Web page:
an update on underplanting trees and shrubs

mature-underplantingWHAT A DIFFERENCE A YEAR MAKES. Inspired by the underplanting of hellebores and trillium and other earlybirds and ephemerals under the oldest of my old apple trees (above), a year ago I underplanted two more of the big, aging apples.  On their first anniversary, the new areas are already shaping up…

year-old-underplantingNo, I don’t like that the plants don’t touch yet, but each little division has more than doubled in size and compared to where we began (below), it’s a great improvement.


Early spring is the perfect time for this kind of project, when divisions of perennials are plentiful and there’s a long growing season ahead for everyone to settle in and get growing.

Successful underplanting involves selecting the right mix of plants, and then being patient: There are 10 things I think about when I am tackling a new area, creating another botanical mosaic to cover the ground beautifully instead of a mass one one thing. Ready to create some of your own?

  1. Johanna says:

    What a lovely sight! I’m hoping to put in a few apple and crabapple trees this year (assuming my drainage problem is solved), and it looks like I should be including some beautiful spring color in the planting plan. Thanks for the inspiration.

    1. margaret says:

      Welcome, Catherine. Yes, they hopefully will fill in a lot this second year; very exciting. Thanks for your visit, and don’t be a stranger.

  2. Once again, you inspire me to get off my well-upholstered duff and get digging. I’ve a long drive flanked by enormous shrubs, really more hedgerows, and am slowly underplanting them with a variety of flowering and fruiting things. Very slowly, as money allows, but I can feel in the future it will look wonderful.

  3. Ailsa says:

    Yes, I concur! No ring around the tree. I think it ends up looking like an elephant wearing a tutu!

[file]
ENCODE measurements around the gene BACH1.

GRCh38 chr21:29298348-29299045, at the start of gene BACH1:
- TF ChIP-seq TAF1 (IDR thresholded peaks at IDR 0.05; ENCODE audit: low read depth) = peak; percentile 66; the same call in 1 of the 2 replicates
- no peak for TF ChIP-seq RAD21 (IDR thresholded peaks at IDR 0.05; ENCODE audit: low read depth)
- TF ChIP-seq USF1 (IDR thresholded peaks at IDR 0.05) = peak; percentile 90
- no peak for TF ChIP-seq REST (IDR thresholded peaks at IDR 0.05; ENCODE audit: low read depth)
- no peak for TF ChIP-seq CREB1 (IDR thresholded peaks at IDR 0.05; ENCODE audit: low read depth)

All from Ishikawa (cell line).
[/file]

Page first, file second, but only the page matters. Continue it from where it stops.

Patience is definitely required when creating such a gorgeous underplanting. Can’t wait to see on the 31st…

  4. Kathy says:

    I have been trying to improve my underplanting techniques after seeing your previous post. Spring has brought some good results. Wish I was in the garden, stuck at work. Love the photos.

  5. Brian G. says:

    You are inspiring so coincidentally, that is exactly what I did this weekend under an old lilac near the back door. I even included some of your beloved Hylomecon Japonica. Hate to be a copy cat but they look so good!

    BTW, bought the Hylomecon and some Primula Rosea mail order from Evermay Nursery in Maine. FANTASTIC sized plants for a song and the proprietor includes a hand written thank you note with each order!

  6. gardenden says:

    Hello and Happy May Day!
    We moved the firewood pile a few weeks ago…Any advice on underplanting Norway Maples? (I know, but they came with the place.) I have read that natives are the best suited to survive with these thirsty trees. The site is dry shade, or mud, depending on the week. Any comment is appreciated.

  7. arythrina says:

    Looks great! I like how the bed runs out to the dripline of the tree – it makes it seem as though the tree branches are hugging it in.

  8. Julie says:

    For underplanting Norway Maples:
    Senecio aureus – it’s a native, has a nice yellow flower in spring and spreads nicely.

    1. margaret says:

      Welcome, Julie, and thanks for the suggestion. Or you could cut down the Norway maples. :) (Kidding, sort of…just such a weed tree where I grew up, ugh.) Nice to see you and do visit again soon.

  9. Lynell says:

    I just recently found your site and have been pouring over it the last few days as the gardening bug has bitten me! I was looking for design inspiration for a new garden because I have many perennials that could use a division.

    I’ve been reluctant to do any under-plantings, because I thought it would be too hard on the trees, but your posts on this topic have inspired me to give it a shot.

    Thanks for the great site and all the helpful information! I’ll definitely be back (and have put a link on my blog to your site too).